The prize: two Business Class tickets on KLM Royal Dutch Airlines to Amsterdam and any Common market country and return. Just one catch: travel would be according to the availability of space at the time of booking, and limited to low season periods – in April/97, between Oct. 15 and Dec. 15/97, or between Jan. 15 and March 15/98.

Official occasion for this prize draw was to celebrate the 40th anniversary of the signing of the Treaty of Rome which created what used to be called the Common Market, now known as the European Union. By 1997, this multi-cultural, multi-national economic entity comprised just 15 member countries: Austria, Belgium, Britain, Denmark, Finland, France, Germany, Greece, Ireland, Italy, Luxembourg, Netherlands, Portugal, Spain and Sweden. Its membership rose in later years to 28 until Britain’s “Brexit” decision this year to drop out.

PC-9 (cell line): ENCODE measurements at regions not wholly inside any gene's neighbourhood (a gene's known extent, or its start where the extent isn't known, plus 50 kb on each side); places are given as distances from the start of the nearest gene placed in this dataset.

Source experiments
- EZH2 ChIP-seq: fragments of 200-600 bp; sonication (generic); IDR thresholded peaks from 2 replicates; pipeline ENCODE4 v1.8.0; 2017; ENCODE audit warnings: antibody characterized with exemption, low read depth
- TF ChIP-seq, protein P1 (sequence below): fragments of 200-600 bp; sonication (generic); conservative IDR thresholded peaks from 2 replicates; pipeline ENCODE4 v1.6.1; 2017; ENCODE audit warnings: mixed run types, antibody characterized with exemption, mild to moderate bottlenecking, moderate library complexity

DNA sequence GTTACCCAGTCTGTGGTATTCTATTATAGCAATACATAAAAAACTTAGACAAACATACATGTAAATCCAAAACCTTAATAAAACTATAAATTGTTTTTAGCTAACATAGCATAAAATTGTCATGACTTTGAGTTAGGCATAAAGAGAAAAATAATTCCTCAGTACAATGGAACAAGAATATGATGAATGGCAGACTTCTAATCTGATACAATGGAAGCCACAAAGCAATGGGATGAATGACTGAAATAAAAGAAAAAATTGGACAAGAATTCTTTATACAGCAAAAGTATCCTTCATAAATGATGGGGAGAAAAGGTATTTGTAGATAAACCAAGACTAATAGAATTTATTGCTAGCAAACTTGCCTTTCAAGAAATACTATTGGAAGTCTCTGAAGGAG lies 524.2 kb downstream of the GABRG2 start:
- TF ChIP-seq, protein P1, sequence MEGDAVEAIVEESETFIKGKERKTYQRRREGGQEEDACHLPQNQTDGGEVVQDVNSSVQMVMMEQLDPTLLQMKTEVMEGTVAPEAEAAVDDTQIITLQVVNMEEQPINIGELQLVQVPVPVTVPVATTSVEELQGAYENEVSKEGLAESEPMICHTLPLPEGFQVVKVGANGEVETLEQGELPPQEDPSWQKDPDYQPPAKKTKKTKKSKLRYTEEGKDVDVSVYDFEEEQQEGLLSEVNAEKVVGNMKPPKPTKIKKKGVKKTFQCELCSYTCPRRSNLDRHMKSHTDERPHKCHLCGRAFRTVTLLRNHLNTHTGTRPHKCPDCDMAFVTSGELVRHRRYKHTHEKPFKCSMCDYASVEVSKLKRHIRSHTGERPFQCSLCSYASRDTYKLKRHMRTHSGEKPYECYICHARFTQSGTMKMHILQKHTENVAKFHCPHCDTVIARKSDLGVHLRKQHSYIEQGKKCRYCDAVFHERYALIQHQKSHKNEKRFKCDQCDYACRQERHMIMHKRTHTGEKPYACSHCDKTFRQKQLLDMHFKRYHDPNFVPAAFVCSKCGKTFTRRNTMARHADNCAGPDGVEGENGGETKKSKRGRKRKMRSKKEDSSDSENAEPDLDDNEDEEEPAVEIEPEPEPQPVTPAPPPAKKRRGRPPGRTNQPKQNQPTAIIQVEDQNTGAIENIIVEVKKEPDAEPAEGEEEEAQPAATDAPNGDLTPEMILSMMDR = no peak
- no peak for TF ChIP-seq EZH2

Flight tickets only being covered for our trip, the choice of destination was easy. What EC country was farthest away from Canada? Greece. We’d been to half a dozen European countries before then, but had never gone that far. A little checking confirmed that a stopover in Amsterdam would be quite OK. So that’s what we did – 16 days in Greece plus one week in the Netherlands and Belgium. As for timing, mid-October to mid-November was the best we could get. Given helpful advice by CAA travel consultant Cheri Rice, we opted for two British-based Trafalagar Tours Best of Greece features, a one-week bus tour plus a one-week Aegean cruise. Costs were not exorbitant, and proved to be good value indeed.